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First, Do No Harm

We're just as prone, maybe even more so, to making the classic behavioral mistakes.

Carl Richards, 02/10/2011

This article first appeared in the February/March 2011 issue of Morningstar Advisor magazine. Get your free subscription today! 

By now, you know that I'm constantly thinking about investing behavior and the mistakes investors make. During the past few months, I've started to consider the impact of advisors' behavior, too.

Morningstar's Don Phillips, who's never one to shy away from controversial topics, got me thinking about this "third rail" of our industry. In a recent column in this magazine, Phillips quoted an industry statistic claiming that 83% of assets going into mutual funds today are directed by financial advisors. At the same time, we're all familiar with the data that shows how poorly mutual fund investors perform. There's an obvious performance gap between fund and investor performance, one I've named the Behavior Gap.

One of the most common conversations at advisor conferences concerns how badly mutual fund investors do and how badly they need our help to close the gap. When you put these two facts together--the Behavior Gap and the 83% of assets--it's time we face a very large elephant in the room. As Phillips suggested, if 83% of mutual fund investors are getting advice from advisors and are doing poorly, maybe we advisors are part of the problem.

After seeing Phillips' piece, I read an article by Jason Zweig of The Wall Street Journal that discussed how advisors--not only investors--buy high and sell low. To demonstrate his point, Zweig highlighted how advisors who used TD Ameritrade had an average of 26% of client assets in bonds or cash in October 2007 (the market high), but then on March 9, 2009 (the market low), advisors had "jacked up their bonds and cash to 51%."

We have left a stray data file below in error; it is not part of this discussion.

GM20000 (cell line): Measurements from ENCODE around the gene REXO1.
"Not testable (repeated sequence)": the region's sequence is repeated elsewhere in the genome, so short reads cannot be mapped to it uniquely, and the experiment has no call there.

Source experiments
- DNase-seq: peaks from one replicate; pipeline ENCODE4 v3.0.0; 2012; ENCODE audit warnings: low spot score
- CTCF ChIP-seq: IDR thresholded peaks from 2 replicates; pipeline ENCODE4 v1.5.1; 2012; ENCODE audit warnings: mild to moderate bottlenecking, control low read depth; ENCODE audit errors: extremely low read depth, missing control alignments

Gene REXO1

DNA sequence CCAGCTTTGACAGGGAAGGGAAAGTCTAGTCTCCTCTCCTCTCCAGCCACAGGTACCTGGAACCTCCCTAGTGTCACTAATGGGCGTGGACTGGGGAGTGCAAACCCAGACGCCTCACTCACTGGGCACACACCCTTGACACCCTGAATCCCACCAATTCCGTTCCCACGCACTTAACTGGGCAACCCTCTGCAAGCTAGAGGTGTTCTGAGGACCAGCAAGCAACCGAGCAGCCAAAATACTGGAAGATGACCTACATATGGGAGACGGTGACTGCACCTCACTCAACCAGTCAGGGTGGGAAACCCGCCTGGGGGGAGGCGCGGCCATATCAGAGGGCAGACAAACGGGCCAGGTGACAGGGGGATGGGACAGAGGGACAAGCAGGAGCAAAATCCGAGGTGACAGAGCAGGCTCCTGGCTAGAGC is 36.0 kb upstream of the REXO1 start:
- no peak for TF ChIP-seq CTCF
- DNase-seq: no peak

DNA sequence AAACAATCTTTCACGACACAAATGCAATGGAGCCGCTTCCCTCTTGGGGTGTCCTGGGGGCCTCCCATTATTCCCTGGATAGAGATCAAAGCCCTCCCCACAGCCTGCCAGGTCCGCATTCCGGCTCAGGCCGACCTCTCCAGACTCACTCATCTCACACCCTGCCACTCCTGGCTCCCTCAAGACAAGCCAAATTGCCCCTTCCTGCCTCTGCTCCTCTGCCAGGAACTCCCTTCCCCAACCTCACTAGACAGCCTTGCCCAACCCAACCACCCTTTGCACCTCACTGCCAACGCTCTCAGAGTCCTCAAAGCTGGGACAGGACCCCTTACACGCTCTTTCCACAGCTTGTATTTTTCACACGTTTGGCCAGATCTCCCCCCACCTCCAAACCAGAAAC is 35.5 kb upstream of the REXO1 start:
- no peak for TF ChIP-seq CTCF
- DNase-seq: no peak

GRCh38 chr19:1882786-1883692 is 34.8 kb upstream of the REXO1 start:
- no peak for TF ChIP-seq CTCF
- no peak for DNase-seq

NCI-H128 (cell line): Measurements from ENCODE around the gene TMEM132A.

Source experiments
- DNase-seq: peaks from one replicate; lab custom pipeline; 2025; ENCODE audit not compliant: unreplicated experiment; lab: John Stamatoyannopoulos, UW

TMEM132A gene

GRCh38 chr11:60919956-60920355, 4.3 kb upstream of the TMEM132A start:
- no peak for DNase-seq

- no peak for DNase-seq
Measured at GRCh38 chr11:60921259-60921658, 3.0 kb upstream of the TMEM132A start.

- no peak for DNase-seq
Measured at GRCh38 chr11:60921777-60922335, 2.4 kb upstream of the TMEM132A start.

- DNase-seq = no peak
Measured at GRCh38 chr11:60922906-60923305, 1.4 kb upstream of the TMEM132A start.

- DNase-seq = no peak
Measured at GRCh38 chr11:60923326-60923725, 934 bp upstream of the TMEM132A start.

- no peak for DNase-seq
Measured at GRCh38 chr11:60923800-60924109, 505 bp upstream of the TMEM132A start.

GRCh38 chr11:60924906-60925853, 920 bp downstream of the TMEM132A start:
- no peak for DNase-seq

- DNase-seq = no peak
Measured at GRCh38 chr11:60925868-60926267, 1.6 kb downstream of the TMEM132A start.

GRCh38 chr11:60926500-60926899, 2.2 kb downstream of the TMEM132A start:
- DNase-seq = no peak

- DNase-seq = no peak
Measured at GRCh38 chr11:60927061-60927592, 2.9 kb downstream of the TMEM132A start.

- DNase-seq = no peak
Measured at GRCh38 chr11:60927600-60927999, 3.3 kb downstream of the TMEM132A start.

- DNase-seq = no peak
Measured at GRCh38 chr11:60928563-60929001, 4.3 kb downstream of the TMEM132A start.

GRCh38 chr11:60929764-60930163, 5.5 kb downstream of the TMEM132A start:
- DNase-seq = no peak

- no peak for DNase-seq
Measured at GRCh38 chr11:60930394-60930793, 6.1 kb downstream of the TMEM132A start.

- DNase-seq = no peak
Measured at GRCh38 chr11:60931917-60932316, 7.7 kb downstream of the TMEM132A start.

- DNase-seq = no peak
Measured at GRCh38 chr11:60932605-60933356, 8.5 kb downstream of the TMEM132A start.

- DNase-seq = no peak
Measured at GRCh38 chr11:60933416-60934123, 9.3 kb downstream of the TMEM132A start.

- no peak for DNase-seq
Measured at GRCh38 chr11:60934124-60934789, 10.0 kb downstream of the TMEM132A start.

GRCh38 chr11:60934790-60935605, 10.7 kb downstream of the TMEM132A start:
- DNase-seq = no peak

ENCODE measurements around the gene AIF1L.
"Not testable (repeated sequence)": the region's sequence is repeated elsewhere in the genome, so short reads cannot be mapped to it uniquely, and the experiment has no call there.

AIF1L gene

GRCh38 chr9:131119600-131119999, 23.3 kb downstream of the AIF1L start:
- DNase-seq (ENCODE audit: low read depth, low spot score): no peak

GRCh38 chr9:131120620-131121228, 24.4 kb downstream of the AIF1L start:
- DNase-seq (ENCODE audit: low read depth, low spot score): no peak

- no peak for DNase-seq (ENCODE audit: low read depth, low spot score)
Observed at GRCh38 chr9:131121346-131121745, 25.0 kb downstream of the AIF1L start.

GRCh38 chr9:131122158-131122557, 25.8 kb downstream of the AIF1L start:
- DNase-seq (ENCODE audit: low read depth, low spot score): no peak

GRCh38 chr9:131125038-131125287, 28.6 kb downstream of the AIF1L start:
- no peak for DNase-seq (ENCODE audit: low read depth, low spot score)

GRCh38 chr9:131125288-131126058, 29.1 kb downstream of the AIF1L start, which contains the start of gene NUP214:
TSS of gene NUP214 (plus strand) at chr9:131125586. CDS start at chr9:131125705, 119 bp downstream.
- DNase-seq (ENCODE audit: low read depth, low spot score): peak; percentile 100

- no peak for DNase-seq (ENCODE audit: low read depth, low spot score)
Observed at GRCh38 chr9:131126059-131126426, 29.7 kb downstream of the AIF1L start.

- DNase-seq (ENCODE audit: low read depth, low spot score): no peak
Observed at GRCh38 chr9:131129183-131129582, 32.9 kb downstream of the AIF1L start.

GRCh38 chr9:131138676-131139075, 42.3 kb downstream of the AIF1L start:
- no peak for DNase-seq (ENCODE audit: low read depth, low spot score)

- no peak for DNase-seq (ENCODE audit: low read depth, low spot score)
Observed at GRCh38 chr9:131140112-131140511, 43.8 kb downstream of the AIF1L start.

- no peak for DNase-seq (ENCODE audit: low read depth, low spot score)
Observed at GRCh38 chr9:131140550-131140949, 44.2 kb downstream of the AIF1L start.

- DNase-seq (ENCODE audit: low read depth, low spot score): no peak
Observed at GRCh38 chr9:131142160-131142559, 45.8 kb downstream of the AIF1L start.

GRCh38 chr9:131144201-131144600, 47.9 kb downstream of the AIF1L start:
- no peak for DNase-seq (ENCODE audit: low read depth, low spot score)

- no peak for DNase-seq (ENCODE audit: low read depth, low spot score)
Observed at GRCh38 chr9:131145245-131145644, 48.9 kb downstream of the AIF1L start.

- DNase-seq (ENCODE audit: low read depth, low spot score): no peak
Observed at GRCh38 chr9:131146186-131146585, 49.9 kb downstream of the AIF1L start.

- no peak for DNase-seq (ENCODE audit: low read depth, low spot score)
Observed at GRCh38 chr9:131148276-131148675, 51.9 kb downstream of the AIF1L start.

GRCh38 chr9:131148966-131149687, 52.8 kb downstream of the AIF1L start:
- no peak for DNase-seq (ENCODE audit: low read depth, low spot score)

Based on my own mistakes and the ones I see other advisors make, it's obvious that we're just as prone, maybe even more so, to making the classic behavioral mistakes. We're often overconfident in our abilities because overconfidence bias is a problem of experts, and who better to think of oneself as an expert than a financial advisor? We may also be prone to make these behavioral mistakes because we spend so much time thinking, talking, and researching to stay informed.

For anyone who thinks I'm doing a hatchet job on our profession, please know that's not the point. My goal for myself and my hope for our industry is to acknowledge that these mistakes happen and to be honest with ourselves and our clients about why they happen. I know there's a tendency when we read things like this to point fingers at all the other advisors and say, "It's not me," but given the facts, there's certainly plenty of room for all of us to improve in 2011.

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